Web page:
Today, I’d like to share with you three most important lessons that I have acquired in my life as a social media marketing and customer service professional. I started blogging back in 2010 and then I became a CBSME student. After graduation, I was hired by a local ad agency as a Digital Marketing Manager before I was absorbed by Globe Telecom as a Senior Community Manager. Now that I decided to do things on my own, I founded a startup called Mediactiv8, an agency that envisions to promote digital marketing education and entrepreneurship in the Philippines.
The Age of Listening
For many years, marketers and customer service professionals are just great talkers. We have successfully mastered the art of talking to consumers through billboards, emails, in-store ads, magazines, phones, radio, television and others. But with the advent of social media, the game has changed. The challenge for us now is knowing how to listen more.
The Age of Listening: Social Media Marketing
Stop marketing. Start listening. It will be very difficult to succeed in social media marketing if you don’t know your consumers well. You have to know the answers to simple questions such as “What time are they active online?” and “What types of content do they usually like, comment on and share?” For you to know your consumers well, you have to learn how to “listen”.
Facebook Insights, Google Analytics and others are some of the tools which can help you understand your consumers better.
The Age of Listening: Customer Service
Master a listening tool. Did you know that social media management tools are also called “listening tools”? In Globe, we were able to “listen” to what our subscribers say about us because of these tools. If someone tweets that there is no Globe signal in their place, our tools will be able to detect the tweet and then we’ll proactively engage the subscriber.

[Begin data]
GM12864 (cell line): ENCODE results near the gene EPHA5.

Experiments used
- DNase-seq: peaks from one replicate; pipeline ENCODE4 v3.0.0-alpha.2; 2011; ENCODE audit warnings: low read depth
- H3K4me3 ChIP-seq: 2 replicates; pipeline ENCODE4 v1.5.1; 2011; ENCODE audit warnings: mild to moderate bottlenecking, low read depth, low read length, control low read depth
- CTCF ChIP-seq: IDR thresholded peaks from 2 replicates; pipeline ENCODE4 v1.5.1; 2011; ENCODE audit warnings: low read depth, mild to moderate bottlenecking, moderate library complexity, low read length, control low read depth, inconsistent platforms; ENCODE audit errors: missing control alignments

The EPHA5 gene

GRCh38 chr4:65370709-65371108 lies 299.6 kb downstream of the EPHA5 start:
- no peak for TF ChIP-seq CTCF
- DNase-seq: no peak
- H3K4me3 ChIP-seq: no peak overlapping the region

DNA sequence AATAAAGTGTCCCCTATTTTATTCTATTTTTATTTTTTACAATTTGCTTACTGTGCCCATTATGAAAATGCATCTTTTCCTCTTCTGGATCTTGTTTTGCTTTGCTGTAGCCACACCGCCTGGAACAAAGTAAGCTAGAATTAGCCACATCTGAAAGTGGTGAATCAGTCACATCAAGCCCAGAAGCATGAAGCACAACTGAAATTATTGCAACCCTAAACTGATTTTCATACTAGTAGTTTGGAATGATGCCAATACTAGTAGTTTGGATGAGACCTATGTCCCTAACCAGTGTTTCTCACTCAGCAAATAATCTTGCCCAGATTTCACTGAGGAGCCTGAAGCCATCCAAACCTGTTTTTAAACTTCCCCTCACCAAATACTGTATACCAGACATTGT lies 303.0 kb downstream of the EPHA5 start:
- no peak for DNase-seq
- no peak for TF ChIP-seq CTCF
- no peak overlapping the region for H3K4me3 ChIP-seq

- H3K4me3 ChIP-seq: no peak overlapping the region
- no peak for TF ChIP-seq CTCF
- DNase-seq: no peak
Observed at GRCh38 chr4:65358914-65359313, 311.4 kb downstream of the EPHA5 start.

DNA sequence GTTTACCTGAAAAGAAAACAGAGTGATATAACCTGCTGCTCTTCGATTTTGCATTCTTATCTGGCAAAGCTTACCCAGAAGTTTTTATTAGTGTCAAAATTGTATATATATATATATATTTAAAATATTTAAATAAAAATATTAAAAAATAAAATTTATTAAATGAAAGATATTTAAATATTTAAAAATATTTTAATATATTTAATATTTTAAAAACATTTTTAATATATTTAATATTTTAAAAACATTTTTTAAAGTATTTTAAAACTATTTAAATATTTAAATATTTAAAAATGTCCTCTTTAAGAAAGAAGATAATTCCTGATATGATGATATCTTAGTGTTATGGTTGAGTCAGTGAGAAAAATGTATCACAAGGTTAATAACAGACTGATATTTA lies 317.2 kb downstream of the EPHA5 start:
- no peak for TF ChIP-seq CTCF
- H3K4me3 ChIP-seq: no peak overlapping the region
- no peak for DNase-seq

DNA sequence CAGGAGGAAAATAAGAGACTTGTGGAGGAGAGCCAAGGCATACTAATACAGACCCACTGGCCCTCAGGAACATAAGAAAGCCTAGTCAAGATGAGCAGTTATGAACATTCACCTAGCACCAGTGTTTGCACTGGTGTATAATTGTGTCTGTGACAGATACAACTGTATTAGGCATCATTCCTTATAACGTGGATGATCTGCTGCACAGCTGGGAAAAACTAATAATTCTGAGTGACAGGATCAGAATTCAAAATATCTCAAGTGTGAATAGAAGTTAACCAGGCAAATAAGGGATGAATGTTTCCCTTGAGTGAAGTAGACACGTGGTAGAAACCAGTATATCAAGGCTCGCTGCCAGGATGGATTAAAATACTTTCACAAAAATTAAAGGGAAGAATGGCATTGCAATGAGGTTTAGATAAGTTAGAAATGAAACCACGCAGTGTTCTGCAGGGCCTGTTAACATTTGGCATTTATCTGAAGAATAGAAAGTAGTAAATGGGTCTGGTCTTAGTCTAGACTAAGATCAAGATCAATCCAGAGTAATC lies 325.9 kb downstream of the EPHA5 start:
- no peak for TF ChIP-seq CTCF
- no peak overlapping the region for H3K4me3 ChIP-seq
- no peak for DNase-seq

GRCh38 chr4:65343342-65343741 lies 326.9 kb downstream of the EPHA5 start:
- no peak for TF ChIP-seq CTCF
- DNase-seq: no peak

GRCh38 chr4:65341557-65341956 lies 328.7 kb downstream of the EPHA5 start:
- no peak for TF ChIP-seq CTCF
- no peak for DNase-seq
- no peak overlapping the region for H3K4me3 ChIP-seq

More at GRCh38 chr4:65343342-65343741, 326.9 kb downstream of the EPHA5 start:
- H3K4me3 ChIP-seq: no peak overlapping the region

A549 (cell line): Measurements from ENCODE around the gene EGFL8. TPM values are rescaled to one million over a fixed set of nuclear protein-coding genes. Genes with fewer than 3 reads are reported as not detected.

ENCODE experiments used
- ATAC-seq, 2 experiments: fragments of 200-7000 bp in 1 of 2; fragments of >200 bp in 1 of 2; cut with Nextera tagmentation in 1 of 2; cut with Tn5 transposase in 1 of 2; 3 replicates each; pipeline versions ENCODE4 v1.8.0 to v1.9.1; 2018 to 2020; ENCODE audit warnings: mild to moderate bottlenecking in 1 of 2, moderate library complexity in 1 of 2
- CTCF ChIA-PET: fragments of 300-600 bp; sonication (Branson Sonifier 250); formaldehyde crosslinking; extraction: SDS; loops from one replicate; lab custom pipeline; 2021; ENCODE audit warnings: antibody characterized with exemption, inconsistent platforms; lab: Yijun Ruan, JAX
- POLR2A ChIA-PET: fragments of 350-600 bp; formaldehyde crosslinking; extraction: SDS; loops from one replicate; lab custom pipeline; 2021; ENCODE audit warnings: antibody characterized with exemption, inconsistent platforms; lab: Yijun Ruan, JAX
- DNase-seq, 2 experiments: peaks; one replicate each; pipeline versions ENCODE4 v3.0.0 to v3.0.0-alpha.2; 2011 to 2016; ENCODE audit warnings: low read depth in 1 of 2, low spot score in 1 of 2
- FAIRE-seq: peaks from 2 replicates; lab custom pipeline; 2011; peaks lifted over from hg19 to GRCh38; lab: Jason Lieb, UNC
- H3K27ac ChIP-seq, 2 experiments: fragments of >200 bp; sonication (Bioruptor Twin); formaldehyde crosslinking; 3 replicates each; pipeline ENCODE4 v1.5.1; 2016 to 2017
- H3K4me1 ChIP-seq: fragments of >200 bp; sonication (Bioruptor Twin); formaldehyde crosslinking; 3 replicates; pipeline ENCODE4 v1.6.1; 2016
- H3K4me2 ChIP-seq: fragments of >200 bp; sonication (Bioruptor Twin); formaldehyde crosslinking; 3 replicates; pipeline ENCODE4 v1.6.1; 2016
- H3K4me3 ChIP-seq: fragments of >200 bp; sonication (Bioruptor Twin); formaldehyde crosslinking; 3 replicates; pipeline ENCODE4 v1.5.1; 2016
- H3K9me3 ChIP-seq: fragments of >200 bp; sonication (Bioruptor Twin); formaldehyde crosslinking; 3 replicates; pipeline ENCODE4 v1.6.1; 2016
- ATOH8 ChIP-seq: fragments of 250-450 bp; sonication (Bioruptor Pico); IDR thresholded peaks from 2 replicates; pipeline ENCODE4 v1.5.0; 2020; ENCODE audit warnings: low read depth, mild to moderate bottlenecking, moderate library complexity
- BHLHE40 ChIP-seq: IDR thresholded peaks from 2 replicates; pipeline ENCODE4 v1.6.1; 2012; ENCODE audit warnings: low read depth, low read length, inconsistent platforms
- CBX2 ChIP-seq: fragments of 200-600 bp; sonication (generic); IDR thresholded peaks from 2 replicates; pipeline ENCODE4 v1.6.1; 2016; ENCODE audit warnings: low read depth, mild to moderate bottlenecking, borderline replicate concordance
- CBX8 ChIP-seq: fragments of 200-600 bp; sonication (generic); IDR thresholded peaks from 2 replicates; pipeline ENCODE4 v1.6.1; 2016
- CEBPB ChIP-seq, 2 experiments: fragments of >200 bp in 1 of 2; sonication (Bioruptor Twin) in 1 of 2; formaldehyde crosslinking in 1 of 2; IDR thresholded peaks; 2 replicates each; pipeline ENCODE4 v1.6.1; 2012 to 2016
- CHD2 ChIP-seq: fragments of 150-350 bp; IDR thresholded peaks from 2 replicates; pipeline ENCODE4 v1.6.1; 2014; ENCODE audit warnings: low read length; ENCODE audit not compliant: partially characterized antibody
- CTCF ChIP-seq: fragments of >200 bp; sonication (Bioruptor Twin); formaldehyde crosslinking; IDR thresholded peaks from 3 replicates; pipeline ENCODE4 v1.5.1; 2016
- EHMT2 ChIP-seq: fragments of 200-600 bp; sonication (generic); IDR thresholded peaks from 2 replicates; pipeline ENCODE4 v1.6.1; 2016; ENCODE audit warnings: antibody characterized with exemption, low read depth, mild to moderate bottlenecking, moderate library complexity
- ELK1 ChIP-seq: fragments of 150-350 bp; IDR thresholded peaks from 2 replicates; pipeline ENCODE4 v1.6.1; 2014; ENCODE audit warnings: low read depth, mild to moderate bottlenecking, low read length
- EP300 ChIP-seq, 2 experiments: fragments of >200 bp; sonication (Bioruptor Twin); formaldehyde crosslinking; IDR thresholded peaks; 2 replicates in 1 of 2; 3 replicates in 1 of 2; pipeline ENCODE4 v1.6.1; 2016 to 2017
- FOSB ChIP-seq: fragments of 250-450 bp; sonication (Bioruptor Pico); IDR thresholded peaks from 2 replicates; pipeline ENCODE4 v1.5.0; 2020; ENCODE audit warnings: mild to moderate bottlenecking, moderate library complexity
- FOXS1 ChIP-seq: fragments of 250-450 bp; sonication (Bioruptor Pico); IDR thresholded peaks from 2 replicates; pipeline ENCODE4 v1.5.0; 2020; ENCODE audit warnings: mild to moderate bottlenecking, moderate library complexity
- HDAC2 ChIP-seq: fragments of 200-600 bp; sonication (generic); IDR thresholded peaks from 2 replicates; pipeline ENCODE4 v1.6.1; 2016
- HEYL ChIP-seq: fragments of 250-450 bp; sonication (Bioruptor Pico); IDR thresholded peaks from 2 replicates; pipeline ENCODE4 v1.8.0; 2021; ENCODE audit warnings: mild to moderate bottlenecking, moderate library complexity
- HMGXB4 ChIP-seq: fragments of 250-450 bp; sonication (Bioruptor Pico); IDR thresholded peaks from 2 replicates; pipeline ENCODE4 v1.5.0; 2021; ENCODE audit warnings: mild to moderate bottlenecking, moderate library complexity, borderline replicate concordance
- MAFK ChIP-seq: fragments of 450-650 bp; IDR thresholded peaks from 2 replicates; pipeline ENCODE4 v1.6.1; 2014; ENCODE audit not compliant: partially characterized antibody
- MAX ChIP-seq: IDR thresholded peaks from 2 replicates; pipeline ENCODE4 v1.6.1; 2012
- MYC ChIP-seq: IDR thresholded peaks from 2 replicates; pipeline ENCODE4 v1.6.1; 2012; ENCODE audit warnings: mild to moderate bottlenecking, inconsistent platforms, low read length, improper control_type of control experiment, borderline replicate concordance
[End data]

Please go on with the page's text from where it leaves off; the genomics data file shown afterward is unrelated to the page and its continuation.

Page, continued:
Sprout Social and Lithium are examples of listening tools.
Best of Both Worlds
There are two worlds: the offline and the online. Because of the clear distinction between the two, they are often made mutually exclusive and separated. But to think about it, there really are no purely offline campaigns as much as there really are no purely online campaigns.
Let me convince you. What has the capacity to become popular online, also has the capacity to become popular offline. On the other hand, what can be a talk-of-the-town online, may also be a talk-of-the-town offline. There is a common ground between the two worlds and the best social media marketers and customer service professionals are those who will be able to find it.
Best of Both Worlds: Social Media Marketing
Marry the two worlds. One of the measures of a truly successful social media marketing campaign is if it was really able to create a buzz in the offline world. On the other hand, an offline campaign may also be called successful if people talked about it in the online world. This is what marrying the two worlds is about. The challenge for social media marketers is to create a synergy between the two worlds and to maximize the conversations that will be produced from them.